Exhibition | Stephan Melzl | Contemporary Art at Thomas Rehbein Galerie | Cologne | Art Week

Stephan Melzl

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Friday, 13 April 2018 to Saturday, 19 May 2018

Stephan Melzl is a master of disruptions. In his paintings contradictory levels of reality merge softly in terms of painterly quality, yet clash provokingly in terms of content. (Gottfried Knapp, Süddeutsche Zeitung, 2014)

Stephan Melzl´s small format paintings, executed on wooden boards measuring 65 x 50 cm, display an exquisite coloring, its striking intensity resulting from a slow layering of transparent shades. After an initial sketch with which he structures the pictorial space, Melzl wholly dedicates himself to painting, the composition emerging as a result of his concentrated study of the effects that arise while applying coats of translucent paint. Melzl detects an atmosphere, its distinct mood evoked by a certain color scheme and completed through the gradual appearance of a contour, whose course Melzl sets out to trace until arriving at a concrete shape. The beholder is enthralled by the artificially enhanced iridescent glow and the smooth glaze of the surface, the works radiant on the gallery walls like sparkling gems. In all, the precious appearance endows the beholder with a sense of wellbeing, the eye being nurtured and spoiled by the sumptuousness of evenly spread colors and delicate transitions. This harmonious impression, however tempting, is nevertheless irritating, if not misleading. Because it is upon closer inspection that the light and complacent semblance becomes brittle and disconcerting themes and subjects rise to the surface. The refined and intricate combination of motifs brings about a multilayered composition.

Melzls superb technique makes everything possible, prompting the placid coexistence of disparate elements in the painting and allowing for a pictorial reality to arise, in which inconsistencies are joined harmoniously and dream logic pervades the levels of action. Beyond the unifying appearance of a perfectly executed painting, oppositions become manifest. Interiors and landscape genres, religious and profane topics, quotes from mythology and fashion, art and kitsch, baroque and bubblegum converge in a pictorial plane, as do divergent media such as smartphone and oil painting. Often Melzl cites significant singular art works or iconographic conventions and complements these with subjects or symbols from a completely different context or visual domain. He brings together Christian imagery and the icons of popular culture, replacing attributes of saints and martyrs with trivial objects such as balloons or model airplanes.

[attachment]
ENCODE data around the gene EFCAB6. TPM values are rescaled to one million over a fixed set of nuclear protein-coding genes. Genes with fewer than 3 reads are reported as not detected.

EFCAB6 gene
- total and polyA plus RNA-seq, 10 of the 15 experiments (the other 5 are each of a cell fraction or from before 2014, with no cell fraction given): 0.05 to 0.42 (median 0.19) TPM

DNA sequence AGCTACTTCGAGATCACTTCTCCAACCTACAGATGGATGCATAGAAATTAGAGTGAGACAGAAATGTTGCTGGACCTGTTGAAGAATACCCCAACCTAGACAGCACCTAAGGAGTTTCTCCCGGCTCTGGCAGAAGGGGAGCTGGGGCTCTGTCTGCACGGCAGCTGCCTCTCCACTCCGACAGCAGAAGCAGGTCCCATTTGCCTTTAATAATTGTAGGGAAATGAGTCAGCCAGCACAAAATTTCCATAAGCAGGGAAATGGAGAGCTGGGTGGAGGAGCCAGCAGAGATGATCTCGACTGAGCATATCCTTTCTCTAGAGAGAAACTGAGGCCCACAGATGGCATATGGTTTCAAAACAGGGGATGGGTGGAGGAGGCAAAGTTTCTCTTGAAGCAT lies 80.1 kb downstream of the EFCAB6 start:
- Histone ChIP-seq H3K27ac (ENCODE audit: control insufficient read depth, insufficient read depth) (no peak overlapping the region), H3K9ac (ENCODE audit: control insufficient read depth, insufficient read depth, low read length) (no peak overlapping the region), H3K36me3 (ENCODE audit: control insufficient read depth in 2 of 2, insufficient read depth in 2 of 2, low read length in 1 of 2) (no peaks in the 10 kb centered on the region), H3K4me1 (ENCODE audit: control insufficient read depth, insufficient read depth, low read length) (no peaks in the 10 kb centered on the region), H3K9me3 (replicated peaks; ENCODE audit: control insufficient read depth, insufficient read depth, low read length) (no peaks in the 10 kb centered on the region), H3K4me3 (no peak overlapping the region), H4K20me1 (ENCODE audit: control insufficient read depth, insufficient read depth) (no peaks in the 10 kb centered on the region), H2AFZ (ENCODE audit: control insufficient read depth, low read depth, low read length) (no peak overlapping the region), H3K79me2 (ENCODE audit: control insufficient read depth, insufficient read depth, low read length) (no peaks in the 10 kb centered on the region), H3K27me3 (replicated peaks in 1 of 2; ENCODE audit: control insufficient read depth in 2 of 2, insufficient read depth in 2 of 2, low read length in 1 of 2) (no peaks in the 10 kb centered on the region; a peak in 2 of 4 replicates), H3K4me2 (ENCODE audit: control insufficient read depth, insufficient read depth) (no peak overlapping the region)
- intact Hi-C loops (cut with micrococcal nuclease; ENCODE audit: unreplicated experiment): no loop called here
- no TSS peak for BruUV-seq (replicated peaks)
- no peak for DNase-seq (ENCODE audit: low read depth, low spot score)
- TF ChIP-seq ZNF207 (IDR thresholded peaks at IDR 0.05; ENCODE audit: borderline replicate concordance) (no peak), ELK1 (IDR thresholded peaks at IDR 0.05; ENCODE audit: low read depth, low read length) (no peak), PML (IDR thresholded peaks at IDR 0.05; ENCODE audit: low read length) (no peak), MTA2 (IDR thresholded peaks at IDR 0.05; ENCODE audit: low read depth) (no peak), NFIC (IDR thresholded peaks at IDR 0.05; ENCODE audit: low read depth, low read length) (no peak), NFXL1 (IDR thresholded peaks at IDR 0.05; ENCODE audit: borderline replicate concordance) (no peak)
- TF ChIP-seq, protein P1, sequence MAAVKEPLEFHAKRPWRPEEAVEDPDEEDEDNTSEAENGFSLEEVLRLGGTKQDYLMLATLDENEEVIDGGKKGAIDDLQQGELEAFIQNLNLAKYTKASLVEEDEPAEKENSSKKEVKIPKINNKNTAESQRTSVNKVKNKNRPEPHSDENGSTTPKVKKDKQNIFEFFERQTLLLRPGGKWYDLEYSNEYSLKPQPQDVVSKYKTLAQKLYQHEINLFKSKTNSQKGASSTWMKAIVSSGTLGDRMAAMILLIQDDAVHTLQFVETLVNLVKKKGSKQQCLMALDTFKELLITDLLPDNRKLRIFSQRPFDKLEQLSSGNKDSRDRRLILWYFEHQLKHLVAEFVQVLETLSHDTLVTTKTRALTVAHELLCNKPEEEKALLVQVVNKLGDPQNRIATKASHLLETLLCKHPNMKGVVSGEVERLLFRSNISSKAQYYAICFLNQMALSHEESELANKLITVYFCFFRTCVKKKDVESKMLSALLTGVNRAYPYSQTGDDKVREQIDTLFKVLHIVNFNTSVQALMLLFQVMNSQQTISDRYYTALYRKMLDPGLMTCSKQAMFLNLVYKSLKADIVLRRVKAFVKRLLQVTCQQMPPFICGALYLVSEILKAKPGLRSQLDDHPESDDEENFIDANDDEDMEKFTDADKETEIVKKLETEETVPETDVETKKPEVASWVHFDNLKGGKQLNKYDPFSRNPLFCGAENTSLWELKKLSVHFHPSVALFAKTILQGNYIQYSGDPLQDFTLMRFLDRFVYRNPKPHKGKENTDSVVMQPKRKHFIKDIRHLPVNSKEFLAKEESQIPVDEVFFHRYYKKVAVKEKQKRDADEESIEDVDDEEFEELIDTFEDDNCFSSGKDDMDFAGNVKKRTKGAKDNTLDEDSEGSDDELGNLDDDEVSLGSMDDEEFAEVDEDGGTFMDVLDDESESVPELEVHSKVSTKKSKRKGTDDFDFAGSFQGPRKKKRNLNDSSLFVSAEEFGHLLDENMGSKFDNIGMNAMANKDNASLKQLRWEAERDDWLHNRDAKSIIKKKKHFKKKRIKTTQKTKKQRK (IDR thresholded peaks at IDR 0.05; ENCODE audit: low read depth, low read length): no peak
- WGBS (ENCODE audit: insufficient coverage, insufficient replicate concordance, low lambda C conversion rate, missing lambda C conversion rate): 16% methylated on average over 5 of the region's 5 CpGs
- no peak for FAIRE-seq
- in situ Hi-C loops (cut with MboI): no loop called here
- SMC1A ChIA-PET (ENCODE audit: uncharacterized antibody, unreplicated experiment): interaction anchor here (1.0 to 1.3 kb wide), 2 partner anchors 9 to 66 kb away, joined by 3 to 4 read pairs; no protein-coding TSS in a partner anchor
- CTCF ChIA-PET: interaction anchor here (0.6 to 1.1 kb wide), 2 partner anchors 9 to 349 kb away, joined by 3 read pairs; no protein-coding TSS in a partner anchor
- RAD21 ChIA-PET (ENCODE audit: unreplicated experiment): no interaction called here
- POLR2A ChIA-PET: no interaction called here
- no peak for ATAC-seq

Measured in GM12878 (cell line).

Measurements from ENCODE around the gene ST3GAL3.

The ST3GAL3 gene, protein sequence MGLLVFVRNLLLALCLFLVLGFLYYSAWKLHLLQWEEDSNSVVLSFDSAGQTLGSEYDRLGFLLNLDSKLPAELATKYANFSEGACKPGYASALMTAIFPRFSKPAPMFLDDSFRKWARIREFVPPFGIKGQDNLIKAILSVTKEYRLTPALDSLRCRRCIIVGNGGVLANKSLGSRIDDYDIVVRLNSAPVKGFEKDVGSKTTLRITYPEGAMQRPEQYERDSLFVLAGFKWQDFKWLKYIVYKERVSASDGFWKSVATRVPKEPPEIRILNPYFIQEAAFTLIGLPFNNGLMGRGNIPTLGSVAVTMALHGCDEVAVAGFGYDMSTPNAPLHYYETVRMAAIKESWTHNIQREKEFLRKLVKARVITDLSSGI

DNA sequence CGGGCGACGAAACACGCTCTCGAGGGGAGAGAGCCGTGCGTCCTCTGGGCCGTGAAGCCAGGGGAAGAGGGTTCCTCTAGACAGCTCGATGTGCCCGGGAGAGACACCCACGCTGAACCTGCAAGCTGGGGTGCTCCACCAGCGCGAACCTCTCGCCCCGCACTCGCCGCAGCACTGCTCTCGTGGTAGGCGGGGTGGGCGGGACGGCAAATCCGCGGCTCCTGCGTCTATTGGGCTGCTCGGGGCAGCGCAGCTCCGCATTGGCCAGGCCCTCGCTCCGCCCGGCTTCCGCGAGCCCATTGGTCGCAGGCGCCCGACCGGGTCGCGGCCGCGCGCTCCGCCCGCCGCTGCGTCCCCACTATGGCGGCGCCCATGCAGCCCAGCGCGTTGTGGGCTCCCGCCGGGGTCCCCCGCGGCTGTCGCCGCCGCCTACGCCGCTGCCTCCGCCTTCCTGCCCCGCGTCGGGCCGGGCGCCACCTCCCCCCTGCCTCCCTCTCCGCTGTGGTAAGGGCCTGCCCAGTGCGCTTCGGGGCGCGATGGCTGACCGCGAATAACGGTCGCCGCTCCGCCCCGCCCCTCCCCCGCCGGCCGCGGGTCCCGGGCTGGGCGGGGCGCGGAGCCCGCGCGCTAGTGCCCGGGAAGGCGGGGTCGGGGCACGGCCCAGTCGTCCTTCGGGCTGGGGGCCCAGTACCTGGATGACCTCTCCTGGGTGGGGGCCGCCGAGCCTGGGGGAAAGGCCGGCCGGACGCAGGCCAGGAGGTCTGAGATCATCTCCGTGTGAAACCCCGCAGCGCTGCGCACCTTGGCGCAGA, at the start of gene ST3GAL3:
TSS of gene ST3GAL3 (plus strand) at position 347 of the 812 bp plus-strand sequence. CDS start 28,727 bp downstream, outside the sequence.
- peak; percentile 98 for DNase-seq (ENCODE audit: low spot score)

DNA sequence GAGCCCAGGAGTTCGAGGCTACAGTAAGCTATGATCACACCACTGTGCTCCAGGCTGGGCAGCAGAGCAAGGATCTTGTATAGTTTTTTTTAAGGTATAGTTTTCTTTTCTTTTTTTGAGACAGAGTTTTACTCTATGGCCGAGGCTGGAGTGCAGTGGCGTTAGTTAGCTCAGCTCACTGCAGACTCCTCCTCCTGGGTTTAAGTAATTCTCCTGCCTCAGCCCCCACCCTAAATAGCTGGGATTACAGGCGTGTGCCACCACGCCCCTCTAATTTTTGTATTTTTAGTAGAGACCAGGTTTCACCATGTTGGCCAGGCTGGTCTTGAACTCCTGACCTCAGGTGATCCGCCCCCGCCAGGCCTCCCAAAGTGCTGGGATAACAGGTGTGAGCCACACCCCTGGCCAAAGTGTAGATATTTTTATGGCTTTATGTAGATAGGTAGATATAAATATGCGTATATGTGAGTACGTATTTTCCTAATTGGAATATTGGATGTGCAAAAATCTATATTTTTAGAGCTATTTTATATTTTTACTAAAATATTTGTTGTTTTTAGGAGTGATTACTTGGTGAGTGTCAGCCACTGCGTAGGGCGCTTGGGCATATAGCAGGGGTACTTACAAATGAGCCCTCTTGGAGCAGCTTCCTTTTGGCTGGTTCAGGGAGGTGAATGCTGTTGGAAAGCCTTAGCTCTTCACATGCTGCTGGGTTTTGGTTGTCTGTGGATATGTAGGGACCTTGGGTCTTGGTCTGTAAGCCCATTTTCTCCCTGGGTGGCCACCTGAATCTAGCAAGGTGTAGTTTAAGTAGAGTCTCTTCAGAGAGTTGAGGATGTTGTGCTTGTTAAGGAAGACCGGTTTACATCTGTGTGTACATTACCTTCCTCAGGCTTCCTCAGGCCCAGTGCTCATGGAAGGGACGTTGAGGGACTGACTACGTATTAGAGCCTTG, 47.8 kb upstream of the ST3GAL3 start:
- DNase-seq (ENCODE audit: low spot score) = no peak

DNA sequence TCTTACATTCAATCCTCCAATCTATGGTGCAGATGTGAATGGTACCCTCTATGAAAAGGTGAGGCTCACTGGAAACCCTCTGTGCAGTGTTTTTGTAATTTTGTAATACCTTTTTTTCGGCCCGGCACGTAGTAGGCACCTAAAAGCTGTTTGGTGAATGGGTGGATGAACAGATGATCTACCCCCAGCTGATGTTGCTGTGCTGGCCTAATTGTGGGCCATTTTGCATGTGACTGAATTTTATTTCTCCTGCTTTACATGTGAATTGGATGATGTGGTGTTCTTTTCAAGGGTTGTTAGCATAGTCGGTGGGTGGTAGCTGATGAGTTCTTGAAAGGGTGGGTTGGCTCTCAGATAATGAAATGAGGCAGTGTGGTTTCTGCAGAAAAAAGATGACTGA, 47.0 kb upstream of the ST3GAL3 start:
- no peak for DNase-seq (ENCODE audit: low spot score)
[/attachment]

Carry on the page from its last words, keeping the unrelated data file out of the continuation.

Often formal analogies are used to bring forth a contextual shift. A stylized female figure in a sports suit, its aerodynamic curves simultaneously repeating and contorting her body shape, is balancing on a skateboard (Flugschau/ Airshow, 2017). The colors of her dress match the wreckage of a crashed airplane in the background. The recurrent, subtly harmonized pastel shades allow for a pleasing play of colors to come to the fore, while concealing the catastrophe, the disastrous scene taking place in the background. The contrasting colored fields appear almost abstract, figures and shapes recede in favor of a dynamic visual effect. The discrepancy between an elegant, smooth painting and the depicted, often strange subjects, between a perfect shape and a mysterious narrative content evokes the peculiar tension which is inherent to the paintings of Stephan Melzl.

In Himmelwärts (Skyward, 2017) Melzl combines three single scenes into a formally congruent composition. Their individual representations center around the cross motif in compliance with art historical tradition. Clearly identifiable is a group of figures on the far right, incorporating the Bearing of The Cross or Pathway to Golgatha. Melzl replaces the cumbersome cross with a model airplane, thus introducing a credible substitute in terms of a similarity of shape, however rendering the solemnity of the event futile. In a different section of the painting a hiker on a mountain peak, equipped with a backpack, worships a model airplane with uplifted arms. Here the airplane assumes the function of a summit cross. In the central scene of the painting a young man in a loincloth embraces a model airplane. His particular pose resembles the typical stance of saints and even Christ himself as represented throughout Christian iconography. Melzls bold abandonment of classical conventions of representation and signification, his relaxed reinterpretation of historical subjects by means of a free exchange of requisites and modes of representation introduces a (postmodern) doubt aimed at the essential congruity of the narrative. After all, Melzl seems to upset legibility through contextual shifts, playfully dissociating form from meaning. The emerging humorous hybrid constructions offer various paths and different reference points, always diverting our attention and inviting us to follow the lush imagery. 

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Aachener Str. 5

50674 Cologne

Germany

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